What if your ears could blink?

Chameleon is adaptive hearing protection that reacts to the environment.

People often don't wear hearing protection when they need to communicate—taking hearing protection on and off is inefficient.

Chameleon is hearing protection that responds to the volume of the environment. When it's quiet, Chameleon allows you to hear as if you're not wearing hearing protection. When it's gets loud, it reacts in an instant to protect your hearing until the environment is safe again.

Chameleon enables

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With Chameleon you'll never have to worry about missing important conversation on the job site. When it's quiet enough for conversation, you'll be able to hear all of it.

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When it's quiet, Chameleon gets out of your way. When it's loud, Chameleon protects you. No more on and off of the hearing protection just to hear someone talk.

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Keep it on for the whole day. Chameleon's custom foam pads allow less pressure on your head, making for a more comfortable headset.

Award winning team

We won both the Norman Esch competition for our pitch and demo, as well as the Systems Design People's Choice award.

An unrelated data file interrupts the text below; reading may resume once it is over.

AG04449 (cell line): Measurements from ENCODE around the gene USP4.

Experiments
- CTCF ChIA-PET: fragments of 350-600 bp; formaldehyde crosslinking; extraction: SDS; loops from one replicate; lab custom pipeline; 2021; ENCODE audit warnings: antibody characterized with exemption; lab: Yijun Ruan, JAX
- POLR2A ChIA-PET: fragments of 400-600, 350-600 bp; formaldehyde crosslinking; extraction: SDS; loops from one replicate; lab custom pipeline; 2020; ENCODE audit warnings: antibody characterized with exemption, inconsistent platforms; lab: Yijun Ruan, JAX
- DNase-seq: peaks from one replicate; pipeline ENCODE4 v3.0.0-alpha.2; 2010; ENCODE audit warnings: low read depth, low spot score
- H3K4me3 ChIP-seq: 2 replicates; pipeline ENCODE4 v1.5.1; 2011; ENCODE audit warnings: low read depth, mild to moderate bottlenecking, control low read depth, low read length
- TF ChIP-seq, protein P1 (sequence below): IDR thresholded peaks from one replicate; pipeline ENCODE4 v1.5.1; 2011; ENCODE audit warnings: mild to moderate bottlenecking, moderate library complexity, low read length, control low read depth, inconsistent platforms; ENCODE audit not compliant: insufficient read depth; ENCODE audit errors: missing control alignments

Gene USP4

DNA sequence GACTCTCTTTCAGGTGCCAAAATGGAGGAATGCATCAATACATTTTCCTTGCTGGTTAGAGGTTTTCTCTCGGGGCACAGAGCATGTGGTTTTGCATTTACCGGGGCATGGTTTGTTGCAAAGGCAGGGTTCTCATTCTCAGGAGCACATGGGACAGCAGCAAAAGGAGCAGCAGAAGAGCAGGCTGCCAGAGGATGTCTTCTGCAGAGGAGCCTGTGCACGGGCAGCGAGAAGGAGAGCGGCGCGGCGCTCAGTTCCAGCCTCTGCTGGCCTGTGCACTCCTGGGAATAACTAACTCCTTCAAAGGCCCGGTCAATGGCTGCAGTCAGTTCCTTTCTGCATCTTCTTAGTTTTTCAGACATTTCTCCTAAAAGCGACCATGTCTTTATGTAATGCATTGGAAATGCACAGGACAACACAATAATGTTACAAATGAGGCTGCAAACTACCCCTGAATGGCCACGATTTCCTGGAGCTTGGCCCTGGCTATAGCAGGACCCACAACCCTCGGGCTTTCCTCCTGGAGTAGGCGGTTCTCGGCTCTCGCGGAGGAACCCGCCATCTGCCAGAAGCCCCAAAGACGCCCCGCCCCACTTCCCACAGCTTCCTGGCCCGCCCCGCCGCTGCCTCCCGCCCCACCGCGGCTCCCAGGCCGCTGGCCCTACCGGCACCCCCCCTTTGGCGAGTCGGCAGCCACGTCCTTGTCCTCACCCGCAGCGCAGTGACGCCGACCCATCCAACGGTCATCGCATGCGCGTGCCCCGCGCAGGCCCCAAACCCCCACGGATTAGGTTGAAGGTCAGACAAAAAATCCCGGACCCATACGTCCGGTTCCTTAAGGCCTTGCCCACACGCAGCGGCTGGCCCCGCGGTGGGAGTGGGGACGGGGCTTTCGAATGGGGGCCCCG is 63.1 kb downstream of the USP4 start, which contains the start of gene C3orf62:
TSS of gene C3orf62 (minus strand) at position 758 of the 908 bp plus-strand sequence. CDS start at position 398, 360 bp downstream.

David Lu, Michal Ulman, Adam Thompson and Daniel Schwartz at the Norman Esch competition.

Working prototype

We designed and built a working prototype using 3D printed components, a custom circuit board, and a Teensy microcontroller. The prototype successfully responds to loud noises, and attenuates until the environment is safe.

The working prototype presented at the engineering symposium.

Hands-on demo

We showcased our prototype at the Systems Design Symposium, and at the Norman Esch finals. Regular people who tried on our prototype could hear the difference in protection Chameleon offered, and were impressed with it's speed and the difference in noise level.

Adam Thompson demonstrating the prototype at the Norman Esch Symposium

Tested in the Lab

With the help of Dr. Vanderkooy and Prof. Mann of the Audio Research Group at the University of Waterloo, we were able to test our prototype using a KEMAR acoustic mannequin. Results showed that our prototype provided a NRR of 18—enough to qualify for Class-B hearing protection.

Testing the prototype on a mannequin in the Audio Research lab at the University of Waterloo